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Carriers, lawmakers seek solutions to flood of robocalls

More than 48 billion robocalls were made to American phones last year, making many people wonder whether anything's being done to stop them.

Some robocalls can be useful, such as a snow closing from school or notification of a late payment. But more often, robocalls are scams.

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"The people that are perpetrating robocalls are criminals," said Assistant Attorney General Brandon Garod. "They're people usually overseas that are attempting to convince people to send them their money."

And they never seem to stop.

"I maybe get one or two a day," said Jim Fucella, of Concord. "I just don't answer them."

"I probably get them four times a day when I'm at work, which is really nice," said Marlena Dipre, of Salisbury.

Researchers said 4.9 billion robocalls were made nationwide last month. In New Hampshire, 12.3 million robocalls were received.

"I really don't like them," said Jeff Haradon, of Gilmanton. "I block them every time, and then they get a new number and call me again."

Phone providers said they're trying to silence scam robocalls.

"We want you to have control over that home phone," said Jonathan Dubois, director of product management for Xfinity.

Comcast and AT&T are testing a new verification process that could help weed out fake phone calls.

"I think any time we get a chance to partner with anyone in the industry to provide all customers with solutions, it helps," Dubois said.

The program is in its early stages, but there are some options available to consumers now. Comcast's Xfinity voice currently works with Nomorobo, a service that screens calls and then hangs up on or blocks illegal robocallers or telemarketers.

"So your experience at home is, you've got to let the phone ring the first time," Dubois said. "That first ring, it's checking to see who that is. If it's somebody you want, it will ring again."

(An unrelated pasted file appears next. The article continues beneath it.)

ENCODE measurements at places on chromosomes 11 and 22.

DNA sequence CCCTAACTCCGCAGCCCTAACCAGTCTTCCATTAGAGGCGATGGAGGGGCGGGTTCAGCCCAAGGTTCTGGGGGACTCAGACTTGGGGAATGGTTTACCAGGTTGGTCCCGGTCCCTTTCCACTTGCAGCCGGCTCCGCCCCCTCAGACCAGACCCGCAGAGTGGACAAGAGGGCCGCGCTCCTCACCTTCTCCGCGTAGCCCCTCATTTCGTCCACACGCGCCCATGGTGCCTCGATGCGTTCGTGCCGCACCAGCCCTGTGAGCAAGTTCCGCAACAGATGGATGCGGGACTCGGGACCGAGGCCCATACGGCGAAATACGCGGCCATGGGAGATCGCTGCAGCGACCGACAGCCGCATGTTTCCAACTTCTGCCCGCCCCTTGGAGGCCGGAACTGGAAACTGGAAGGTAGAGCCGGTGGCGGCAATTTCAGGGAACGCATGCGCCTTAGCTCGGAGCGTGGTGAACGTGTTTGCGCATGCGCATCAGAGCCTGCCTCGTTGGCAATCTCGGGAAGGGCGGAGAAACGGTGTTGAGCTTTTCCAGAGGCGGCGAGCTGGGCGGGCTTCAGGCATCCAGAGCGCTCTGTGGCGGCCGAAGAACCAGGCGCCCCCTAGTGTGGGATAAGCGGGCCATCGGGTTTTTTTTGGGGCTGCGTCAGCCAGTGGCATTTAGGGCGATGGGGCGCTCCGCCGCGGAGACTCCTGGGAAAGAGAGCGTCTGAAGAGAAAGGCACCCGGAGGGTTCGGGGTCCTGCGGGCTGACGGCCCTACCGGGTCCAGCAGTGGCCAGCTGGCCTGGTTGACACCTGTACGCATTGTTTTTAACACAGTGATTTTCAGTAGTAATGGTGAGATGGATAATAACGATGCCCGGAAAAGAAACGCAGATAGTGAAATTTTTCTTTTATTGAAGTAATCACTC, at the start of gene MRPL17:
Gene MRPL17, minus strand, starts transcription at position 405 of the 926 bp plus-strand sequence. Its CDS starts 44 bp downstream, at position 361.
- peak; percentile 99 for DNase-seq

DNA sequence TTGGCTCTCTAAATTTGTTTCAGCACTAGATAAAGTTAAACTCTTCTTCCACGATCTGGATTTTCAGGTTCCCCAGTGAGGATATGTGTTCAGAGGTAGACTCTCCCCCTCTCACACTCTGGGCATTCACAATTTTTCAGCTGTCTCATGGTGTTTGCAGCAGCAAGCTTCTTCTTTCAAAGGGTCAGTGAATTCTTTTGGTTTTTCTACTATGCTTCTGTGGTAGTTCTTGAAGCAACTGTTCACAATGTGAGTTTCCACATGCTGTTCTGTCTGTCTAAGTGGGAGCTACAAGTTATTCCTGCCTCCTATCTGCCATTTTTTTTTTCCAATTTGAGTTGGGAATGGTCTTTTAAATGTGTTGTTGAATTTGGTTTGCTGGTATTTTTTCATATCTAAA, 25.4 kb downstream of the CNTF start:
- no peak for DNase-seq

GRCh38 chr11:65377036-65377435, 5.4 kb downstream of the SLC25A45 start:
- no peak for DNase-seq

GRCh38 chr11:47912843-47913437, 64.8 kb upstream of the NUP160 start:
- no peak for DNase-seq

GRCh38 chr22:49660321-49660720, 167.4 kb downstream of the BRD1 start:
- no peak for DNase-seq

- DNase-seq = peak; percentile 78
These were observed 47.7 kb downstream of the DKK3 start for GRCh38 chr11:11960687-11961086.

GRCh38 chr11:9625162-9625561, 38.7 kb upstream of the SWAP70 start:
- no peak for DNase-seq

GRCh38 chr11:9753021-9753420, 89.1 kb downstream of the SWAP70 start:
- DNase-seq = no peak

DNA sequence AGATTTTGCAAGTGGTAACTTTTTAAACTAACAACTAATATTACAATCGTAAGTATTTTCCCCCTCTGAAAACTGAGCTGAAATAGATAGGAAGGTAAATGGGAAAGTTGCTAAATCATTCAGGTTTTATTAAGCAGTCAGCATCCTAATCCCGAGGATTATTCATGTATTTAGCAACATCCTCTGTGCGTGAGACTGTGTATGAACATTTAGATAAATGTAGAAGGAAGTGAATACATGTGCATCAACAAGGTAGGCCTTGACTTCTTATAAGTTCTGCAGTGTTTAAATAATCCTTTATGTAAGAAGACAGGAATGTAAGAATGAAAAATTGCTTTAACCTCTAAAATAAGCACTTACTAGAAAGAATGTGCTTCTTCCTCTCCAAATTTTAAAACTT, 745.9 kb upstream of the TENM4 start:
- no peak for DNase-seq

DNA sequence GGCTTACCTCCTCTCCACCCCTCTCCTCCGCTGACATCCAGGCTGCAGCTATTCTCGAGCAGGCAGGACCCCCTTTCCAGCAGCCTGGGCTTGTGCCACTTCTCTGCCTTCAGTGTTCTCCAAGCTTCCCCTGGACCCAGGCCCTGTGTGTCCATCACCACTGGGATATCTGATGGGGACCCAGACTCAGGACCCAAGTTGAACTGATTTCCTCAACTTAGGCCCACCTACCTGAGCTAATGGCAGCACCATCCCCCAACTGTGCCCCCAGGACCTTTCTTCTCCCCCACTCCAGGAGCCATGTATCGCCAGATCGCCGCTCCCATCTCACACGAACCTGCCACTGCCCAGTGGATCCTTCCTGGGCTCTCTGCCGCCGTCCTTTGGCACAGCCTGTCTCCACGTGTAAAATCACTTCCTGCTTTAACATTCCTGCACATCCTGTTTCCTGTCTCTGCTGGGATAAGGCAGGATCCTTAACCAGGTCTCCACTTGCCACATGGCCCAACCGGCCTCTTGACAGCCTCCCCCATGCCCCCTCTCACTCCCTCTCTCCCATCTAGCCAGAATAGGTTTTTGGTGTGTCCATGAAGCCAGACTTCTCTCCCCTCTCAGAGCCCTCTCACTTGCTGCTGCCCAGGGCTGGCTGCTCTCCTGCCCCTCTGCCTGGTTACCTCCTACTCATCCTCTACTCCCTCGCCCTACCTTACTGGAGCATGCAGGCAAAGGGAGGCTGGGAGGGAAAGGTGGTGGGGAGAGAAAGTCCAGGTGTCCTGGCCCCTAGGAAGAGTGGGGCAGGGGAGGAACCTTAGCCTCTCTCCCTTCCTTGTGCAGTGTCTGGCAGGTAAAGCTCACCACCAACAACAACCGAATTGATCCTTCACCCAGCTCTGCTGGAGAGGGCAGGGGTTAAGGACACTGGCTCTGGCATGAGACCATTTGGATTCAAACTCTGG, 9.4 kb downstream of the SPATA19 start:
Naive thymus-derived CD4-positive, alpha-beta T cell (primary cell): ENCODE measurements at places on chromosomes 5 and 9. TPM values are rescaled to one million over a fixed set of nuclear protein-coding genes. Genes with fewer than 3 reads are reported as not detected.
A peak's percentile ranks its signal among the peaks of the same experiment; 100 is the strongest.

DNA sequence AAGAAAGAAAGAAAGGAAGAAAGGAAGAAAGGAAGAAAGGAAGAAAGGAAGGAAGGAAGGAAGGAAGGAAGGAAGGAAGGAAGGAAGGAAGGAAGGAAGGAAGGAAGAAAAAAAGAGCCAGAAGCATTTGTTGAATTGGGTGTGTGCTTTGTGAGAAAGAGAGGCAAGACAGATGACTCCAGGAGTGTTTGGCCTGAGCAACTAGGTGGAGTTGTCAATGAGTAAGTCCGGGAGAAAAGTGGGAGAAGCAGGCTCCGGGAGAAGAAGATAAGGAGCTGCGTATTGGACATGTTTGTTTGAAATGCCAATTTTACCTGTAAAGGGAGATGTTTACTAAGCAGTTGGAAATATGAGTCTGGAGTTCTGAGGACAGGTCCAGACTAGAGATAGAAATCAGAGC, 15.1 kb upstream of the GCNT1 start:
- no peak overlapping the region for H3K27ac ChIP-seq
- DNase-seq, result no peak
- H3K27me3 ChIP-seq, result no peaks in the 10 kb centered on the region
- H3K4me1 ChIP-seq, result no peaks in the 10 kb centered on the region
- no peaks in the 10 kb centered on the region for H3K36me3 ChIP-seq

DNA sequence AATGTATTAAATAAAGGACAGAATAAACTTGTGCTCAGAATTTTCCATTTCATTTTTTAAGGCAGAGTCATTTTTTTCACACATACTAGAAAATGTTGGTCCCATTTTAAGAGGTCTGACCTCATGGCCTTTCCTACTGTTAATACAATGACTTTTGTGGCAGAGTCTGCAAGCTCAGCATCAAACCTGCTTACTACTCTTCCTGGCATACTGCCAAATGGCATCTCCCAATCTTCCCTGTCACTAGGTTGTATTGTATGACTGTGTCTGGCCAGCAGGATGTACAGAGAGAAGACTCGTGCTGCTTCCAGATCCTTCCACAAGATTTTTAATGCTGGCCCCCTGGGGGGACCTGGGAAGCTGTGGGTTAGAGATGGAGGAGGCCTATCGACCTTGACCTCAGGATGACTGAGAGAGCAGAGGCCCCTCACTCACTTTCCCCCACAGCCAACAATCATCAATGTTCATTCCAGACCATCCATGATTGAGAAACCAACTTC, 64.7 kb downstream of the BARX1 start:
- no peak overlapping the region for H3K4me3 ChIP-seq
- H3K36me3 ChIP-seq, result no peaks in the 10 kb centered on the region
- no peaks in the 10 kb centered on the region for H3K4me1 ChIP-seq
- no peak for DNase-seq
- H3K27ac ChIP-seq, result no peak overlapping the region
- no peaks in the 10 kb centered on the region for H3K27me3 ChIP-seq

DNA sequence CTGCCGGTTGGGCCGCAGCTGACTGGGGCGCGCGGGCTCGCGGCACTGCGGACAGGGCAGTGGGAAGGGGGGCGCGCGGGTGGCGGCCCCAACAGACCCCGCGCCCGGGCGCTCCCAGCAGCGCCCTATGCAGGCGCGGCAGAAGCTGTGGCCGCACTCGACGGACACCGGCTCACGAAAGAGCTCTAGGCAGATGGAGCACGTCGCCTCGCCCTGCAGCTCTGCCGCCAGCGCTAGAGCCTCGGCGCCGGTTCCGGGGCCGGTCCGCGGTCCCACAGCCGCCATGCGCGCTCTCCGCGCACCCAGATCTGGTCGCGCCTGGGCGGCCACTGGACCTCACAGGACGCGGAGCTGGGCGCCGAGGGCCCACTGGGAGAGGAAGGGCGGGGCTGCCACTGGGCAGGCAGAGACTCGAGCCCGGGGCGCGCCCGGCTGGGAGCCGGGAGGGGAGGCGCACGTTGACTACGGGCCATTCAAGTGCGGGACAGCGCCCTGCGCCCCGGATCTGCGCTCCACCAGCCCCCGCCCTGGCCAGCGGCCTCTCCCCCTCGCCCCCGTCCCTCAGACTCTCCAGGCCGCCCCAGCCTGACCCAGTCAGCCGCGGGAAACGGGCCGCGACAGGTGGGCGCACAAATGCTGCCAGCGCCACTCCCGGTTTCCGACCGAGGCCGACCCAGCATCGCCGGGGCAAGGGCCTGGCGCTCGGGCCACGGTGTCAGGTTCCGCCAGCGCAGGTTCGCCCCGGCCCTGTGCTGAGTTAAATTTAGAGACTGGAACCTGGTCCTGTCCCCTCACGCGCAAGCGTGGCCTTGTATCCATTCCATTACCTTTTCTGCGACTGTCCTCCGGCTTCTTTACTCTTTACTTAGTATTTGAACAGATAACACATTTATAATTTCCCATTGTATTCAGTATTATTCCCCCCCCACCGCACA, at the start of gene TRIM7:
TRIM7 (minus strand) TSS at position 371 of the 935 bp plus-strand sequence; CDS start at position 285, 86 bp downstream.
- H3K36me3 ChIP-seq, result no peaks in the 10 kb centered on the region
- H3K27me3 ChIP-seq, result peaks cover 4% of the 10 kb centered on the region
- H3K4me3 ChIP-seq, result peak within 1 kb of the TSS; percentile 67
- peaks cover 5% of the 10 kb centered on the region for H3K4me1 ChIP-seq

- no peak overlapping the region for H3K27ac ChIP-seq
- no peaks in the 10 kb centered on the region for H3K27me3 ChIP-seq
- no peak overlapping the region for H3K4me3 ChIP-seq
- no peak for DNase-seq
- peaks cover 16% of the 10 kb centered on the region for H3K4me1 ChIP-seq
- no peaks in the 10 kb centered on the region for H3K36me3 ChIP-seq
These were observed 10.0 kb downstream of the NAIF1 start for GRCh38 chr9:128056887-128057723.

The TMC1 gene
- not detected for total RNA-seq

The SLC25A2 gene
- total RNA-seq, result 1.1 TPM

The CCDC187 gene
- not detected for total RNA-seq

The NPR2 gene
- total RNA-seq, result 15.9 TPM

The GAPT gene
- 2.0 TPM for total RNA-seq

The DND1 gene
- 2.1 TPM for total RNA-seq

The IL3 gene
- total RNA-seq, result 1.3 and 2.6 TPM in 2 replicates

There's also a push for solutions at the federal level. U.S. Sen. Ed Markey, D-Mass., has introduced the TRACED Act, a bipartisan bill that would require carriers to adopt a system to verify the source of calls and give consumers a way to block calls and texts.

Violators would face up to three years in jail and a $10,000 fine per call.

"More than 1,000 calls per second," Markey said. "Robocalls are happening faster than the speed of light."

New Hampshire U.S. Sens. Jeanne Shaheen and Maggie Hassan are cosponsoring the bill. New Hampshire Attorney General Gordon MacDonald has joined other attorneys general in signing a letter urging lawmakers to pass the bill.

"The best solution to this is to develop technology to block these incoming robocalls," Garod said.

The TRACED Act still needs Senate and House approval before going to the president. Until then, consumers are advised to be picky with incoming calls.

"The best advice is that if it's not someone that's in your contacts, just don't pick it up," Garod said. "Let it go to voicemail."